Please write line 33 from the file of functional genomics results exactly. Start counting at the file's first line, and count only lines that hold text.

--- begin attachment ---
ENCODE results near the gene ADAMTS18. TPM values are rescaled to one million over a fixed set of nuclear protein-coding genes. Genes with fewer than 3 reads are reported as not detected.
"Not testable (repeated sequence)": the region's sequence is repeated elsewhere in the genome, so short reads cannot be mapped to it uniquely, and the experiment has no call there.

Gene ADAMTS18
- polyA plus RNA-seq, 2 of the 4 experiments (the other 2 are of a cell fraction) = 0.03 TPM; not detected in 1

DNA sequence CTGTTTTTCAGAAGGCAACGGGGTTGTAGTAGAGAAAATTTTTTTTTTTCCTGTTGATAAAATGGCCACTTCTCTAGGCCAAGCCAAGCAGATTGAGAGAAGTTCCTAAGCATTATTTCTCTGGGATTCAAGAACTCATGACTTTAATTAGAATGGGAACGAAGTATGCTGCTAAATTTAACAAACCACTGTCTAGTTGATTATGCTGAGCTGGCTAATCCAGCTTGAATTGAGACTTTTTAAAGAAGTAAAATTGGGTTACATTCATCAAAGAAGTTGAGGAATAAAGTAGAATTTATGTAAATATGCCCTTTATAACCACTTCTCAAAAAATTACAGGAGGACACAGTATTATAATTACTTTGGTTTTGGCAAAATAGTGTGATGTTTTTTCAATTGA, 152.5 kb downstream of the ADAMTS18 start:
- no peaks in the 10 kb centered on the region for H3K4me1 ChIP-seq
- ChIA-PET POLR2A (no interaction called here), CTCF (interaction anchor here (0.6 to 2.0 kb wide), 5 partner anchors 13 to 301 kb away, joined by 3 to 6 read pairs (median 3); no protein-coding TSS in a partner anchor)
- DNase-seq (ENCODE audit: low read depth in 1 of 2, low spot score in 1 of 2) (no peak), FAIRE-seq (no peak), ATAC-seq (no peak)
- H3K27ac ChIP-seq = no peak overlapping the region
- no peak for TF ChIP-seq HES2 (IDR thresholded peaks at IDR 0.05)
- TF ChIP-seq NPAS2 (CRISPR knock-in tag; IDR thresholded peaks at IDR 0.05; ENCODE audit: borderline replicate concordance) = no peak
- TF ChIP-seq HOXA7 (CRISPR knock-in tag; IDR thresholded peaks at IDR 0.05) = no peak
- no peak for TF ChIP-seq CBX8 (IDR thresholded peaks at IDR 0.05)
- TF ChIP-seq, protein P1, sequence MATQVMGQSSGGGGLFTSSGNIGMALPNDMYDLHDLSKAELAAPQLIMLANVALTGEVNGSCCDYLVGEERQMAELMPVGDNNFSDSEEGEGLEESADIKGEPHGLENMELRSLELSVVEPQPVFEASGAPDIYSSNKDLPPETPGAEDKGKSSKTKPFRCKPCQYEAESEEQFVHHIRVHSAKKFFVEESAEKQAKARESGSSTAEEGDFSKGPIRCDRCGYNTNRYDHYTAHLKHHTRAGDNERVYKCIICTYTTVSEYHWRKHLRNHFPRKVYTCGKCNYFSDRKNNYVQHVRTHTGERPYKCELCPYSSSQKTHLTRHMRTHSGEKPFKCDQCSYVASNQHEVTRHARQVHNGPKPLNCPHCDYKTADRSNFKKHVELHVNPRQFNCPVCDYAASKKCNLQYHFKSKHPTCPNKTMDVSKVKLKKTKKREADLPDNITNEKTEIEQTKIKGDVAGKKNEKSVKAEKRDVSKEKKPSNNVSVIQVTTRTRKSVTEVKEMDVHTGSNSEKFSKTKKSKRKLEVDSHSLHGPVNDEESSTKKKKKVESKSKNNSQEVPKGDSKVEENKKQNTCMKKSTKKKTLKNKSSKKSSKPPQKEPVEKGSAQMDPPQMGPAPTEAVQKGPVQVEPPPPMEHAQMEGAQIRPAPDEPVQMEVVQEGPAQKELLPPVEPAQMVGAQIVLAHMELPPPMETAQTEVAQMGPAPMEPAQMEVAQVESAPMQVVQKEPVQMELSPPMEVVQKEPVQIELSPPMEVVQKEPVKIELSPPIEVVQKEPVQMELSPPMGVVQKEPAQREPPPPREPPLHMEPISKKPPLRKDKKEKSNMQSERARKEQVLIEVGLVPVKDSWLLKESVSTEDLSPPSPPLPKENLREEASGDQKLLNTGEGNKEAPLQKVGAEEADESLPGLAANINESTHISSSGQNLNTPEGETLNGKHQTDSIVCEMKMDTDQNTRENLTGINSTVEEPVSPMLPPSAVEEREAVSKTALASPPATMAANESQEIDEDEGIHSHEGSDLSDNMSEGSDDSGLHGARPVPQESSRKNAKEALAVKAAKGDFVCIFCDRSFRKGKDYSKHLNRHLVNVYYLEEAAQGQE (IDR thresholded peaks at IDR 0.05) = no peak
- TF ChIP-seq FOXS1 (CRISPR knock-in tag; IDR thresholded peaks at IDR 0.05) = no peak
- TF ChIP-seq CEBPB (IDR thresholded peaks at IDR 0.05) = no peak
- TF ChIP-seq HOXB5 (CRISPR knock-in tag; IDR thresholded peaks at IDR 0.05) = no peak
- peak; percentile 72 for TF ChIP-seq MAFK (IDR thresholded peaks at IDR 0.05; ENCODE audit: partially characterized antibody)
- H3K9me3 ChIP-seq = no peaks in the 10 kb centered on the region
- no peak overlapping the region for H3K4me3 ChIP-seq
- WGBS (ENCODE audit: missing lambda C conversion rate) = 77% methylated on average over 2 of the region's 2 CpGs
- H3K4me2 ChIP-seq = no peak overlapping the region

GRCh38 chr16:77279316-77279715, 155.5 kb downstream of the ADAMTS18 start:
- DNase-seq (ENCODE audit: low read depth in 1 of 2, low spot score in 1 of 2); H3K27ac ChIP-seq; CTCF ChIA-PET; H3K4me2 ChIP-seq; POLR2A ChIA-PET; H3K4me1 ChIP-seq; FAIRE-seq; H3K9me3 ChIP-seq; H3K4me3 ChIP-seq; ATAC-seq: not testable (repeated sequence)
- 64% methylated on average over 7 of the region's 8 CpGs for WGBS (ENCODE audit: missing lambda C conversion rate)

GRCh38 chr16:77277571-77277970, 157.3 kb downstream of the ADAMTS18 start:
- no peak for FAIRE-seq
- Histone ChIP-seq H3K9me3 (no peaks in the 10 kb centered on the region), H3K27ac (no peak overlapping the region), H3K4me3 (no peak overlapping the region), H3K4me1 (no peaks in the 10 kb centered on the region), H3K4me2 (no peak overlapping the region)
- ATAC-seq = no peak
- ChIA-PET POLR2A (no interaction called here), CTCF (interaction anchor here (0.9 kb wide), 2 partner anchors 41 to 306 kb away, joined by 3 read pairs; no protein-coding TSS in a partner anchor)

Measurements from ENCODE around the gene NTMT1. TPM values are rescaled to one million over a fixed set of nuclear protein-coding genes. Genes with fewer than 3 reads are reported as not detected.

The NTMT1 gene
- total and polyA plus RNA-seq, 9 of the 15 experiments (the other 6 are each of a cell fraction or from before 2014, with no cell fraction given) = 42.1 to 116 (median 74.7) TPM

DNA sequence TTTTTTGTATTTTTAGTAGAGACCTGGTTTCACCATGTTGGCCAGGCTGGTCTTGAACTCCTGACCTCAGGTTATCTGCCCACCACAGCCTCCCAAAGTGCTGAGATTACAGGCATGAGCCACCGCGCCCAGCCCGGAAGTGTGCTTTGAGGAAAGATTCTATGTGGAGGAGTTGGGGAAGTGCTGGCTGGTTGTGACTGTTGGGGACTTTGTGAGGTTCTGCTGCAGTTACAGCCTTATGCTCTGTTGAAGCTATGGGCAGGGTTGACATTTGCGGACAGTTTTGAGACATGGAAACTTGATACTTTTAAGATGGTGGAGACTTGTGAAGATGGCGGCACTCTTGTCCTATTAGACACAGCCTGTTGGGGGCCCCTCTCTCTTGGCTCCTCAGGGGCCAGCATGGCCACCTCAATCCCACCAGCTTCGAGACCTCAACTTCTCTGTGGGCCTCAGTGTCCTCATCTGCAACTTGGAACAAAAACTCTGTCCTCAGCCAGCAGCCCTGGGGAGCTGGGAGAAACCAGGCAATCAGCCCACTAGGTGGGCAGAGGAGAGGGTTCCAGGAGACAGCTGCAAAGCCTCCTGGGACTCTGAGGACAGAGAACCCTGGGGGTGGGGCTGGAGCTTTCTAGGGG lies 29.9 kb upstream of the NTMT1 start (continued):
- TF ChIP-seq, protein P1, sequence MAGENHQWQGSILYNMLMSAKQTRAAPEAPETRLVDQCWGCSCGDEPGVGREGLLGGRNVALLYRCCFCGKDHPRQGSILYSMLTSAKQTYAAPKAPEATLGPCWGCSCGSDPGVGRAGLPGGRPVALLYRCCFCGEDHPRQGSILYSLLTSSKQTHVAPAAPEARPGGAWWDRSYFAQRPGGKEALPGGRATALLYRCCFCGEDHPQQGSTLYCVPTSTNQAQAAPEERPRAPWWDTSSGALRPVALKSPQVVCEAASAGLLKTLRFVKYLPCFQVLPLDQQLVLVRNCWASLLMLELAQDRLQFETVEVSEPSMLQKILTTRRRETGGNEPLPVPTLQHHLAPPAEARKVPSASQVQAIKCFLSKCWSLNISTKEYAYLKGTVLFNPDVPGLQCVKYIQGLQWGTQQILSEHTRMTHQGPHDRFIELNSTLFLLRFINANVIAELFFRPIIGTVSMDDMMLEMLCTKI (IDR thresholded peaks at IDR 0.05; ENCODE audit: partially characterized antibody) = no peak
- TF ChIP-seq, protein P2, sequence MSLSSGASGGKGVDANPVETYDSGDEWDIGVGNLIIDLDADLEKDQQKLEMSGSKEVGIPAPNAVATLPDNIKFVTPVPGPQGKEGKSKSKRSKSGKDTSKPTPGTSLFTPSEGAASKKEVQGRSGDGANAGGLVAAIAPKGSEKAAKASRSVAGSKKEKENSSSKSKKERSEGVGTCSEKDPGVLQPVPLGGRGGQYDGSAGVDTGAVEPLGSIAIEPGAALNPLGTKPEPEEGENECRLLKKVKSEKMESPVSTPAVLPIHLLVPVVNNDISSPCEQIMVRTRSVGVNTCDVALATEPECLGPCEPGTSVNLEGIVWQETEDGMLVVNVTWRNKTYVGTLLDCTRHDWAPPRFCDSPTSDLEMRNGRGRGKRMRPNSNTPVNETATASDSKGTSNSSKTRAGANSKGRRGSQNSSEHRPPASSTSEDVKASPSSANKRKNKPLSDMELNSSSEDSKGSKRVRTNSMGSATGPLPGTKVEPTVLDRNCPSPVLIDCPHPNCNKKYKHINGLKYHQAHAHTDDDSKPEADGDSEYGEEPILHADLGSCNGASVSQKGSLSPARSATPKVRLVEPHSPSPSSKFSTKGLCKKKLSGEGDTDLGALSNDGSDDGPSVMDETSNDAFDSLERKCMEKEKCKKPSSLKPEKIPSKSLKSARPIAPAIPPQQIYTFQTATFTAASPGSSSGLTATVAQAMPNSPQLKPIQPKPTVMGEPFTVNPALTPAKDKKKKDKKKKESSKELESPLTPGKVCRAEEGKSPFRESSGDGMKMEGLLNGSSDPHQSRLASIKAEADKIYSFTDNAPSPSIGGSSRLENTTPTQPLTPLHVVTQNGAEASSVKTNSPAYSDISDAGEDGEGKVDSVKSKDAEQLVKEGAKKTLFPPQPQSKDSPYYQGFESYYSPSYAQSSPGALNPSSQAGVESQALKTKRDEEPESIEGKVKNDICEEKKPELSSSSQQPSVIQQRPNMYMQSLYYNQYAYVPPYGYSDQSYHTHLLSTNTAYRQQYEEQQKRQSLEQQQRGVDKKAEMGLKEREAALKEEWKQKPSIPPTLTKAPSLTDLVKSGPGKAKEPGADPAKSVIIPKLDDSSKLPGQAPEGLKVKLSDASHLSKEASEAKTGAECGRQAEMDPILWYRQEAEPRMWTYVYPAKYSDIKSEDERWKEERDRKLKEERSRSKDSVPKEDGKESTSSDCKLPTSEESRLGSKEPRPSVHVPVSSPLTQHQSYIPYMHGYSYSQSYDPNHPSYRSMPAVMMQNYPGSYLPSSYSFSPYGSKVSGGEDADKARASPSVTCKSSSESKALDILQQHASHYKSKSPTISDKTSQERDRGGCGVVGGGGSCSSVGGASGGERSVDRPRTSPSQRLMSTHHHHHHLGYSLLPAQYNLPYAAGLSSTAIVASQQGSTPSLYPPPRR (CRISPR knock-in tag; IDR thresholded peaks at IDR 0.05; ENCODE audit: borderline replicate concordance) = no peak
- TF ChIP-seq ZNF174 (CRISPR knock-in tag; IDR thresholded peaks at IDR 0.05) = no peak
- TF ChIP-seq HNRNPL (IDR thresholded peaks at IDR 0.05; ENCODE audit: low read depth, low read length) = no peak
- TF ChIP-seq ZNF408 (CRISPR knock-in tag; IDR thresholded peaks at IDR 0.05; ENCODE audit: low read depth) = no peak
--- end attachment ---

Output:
- total and polyA plus RNA-seq, 9 of the 15 experiments (the other 6 are each of a cell fraction or from before 2014, with no cell fraction given) = 42.1 to 116 (median 74.7) TPM